Getting back to basics with permanent pacemakers, part I

Getting back to basics with permanent pacemakers, part I

Geiter, Henry B Jr

Learn about new functions, new codes, and patient care.

Today’s pacemakers have more functions than ever, making rhythm interpretation challenging. In this article, I’ll review the basics of pacemakers, including their functions, and discuss what you’ll need to know when caring for a patient who has one. In a future article, I’ll describe pacemaker complications.

Pacer basics

Permanent pacemakers stimulate depolarization, causing myocardial cells to contract. Often prescribed for patients with symptomatic bradycardia, pacemakers have many indications, including chronic atrial fibrillation and slow ventricular response rate.

The pulse generator, usually consisting of lithium batteries and electrical microcircuitry encased in titanium, is implanted surgically in a subcutaneous pocket, usually in the patient’s chest. The pacing leads-flexible, insulated wires with one or two electrodes at each tip-are threaded through a subclavian vein into the heart under fluoroscopy. One lead is placed in the right ventricle; a second lead, if used, is placed in the right atrium.

The pacemaker (or pacing) rate is programmed in milliseconds. To convert a heart rate from beats per minute (bpm) to milliseconds, divide 60,000 by the heart rate. (For example, a heart rate of 70 bpm equals 857 milliseconds.) To convert a rate in milliseconds to bpm, divide 60,000 by the millisecond rate.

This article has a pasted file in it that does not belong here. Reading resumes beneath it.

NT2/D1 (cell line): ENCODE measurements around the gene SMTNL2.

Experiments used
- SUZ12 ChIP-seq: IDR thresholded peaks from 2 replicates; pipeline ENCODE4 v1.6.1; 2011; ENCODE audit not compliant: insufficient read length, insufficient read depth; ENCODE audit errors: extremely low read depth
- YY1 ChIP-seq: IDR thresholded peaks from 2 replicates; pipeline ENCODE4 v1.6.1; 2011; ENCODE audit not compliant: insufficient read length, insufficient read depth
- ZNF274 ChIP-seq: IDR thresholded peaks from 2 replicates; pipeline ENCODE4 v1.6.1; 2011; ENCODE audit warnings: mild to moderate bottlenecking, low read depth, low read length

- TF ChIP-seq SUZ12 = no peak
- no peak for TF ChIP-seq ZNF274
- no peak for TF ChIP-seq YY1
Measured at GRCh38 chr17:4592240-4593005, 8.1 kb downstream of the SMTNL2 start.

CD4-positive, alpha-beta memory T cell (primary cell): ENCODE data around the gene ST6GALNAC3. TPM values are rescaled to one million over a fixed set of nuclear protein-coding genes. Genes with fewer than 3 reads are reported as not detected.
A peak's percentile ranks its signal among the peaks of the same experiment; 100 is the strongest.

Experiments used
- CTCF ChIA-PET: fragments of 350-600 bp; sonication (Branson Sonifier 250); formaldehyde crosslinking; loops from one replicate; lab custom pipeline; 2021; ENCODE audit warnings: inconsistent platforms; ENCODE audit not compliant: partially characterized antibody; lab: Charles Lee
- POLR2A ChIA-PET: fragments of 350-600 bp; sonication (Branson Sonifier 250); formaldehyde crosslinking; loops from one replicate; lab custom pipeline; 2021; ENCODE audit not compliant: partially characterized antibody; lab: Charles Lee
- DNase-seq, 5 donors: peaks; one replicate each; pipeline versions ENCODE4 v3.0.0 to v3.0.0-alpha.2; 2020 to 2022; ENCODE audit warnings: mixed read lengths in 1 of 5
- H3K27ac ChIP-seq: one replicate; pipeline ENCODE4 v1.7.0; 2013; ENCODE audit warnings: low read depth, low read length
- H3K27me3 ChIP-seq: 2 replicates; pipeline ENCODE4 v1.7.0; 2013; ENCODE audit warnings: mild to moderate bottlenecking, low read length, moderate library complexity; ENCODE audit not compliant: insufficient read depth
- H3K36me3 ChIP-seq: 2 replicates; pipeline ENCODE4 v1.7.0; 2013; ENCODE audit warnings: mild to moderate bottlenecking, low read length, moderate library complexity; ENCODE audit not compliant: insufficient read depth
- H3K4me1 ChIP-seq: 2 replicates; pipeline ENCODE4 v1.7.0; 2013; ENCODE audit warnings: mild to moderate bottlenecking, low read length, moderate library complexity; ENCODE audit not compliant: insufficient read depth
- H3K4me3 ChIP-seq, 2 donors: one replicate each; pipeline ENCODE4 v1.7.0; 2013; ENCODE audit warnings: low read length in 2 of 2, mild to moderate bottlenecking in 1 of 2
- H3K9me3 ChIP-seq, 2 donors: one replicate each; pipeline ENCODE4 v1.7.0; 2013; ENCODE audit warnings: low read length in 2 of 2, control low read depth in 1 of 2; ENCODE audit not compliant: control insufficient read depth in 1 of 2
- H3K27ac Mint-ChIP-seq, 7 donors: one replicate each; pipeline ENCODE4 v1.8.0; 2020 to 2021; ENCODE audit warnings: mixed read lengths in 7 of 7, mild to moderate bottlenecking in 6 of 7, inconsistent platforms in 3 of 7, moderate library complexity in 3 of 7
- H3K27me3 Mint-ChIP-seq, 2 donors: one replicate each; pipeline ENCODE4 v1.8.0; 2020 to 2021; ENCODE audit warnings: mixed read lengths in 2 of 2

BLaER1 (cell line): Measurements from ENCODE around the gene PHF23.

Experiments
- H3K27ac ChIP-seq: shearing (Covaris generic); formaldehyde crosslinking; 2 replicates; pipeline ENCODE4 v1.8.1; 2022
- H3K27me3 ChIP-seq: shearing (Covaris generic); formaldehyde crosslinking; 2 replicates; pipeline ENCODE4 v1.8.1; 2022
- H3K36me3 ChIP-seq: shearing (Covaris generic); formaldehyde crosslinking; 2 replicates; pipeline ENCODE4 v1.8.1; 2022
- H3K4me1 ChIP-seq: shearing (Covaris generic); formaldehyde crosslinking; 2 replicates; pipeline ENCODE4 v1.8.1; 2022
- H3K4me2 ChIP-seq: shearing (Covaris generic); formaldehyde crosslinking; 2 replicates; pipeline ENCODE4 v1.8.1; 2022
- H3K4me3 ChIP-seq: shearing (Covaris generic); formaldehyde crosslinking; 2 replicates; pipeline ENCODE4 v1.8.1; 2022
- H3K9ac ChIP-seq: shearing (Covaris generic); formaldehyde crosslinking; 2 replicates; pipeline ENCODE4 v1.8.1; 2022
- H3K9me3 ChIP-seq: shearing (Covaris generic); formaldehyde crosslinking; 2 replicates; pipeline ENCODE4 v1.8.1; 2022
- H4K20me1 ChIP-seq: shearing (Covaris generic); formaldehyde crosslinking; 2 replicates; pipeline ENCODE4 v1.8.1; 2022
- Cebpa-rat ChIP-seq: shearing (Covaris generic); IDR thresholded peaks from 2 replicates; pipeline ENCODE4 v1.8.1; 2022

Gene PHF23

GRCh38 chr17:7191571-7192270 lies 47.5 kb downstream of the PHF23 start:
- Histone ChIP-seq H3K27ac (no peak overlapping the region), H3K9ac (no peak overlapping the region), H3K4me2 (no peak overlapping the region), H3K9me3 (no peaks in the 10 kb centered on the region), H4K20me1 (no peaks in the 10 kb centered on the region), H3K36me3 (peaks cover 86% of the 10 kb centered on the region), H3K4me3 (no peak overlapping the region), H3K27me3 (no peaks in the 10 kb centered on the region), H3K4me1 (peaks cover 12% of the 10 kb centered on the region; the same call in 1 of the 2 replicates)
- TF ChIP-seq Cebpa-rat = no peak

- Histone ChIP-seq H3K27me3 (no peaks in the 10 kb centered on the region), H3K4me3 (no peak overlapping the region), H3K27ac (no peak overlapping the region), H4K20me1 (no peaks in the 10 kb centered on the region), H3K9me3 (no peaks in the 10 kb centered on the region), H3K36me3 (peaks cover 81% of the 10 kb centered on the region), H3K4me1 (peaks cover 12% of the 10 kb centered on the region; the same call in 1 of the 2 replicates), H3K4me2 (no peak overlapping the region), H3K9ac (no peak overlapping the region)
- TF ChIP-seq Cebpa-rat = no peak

The atrioventricular (AV) interval, measured in milliseconds, corresponds to the PR interval on an electrocardiogram (ECG). Pacemakers use this parameter when determining how long to wait, after the atria are stimulated, before stimulating the ventricles. (More on this later.)

When you care for a patient with a permanent pacemaker, you’ll need some basic information, such as the type and mode of pacemaker. Other information, such as date of implantation, frequency of use, and programming changes are helpful, but most patients don’t have this information.

The pacer code

Modern pacemakers can be programmed noninvasively and provide information via telemetry. A pacemaker’s features are listed in its three- to five-letter code, developed by the North American Society of Pacing and Electrophysiology and the British Pacing and Electrophysiology Group. The code, known as the NASPE/BPG generic code, has undergone several revisions as pacemakers acquired more functions. (See Reading Pacemaker Codes for a description of the most recent revision.)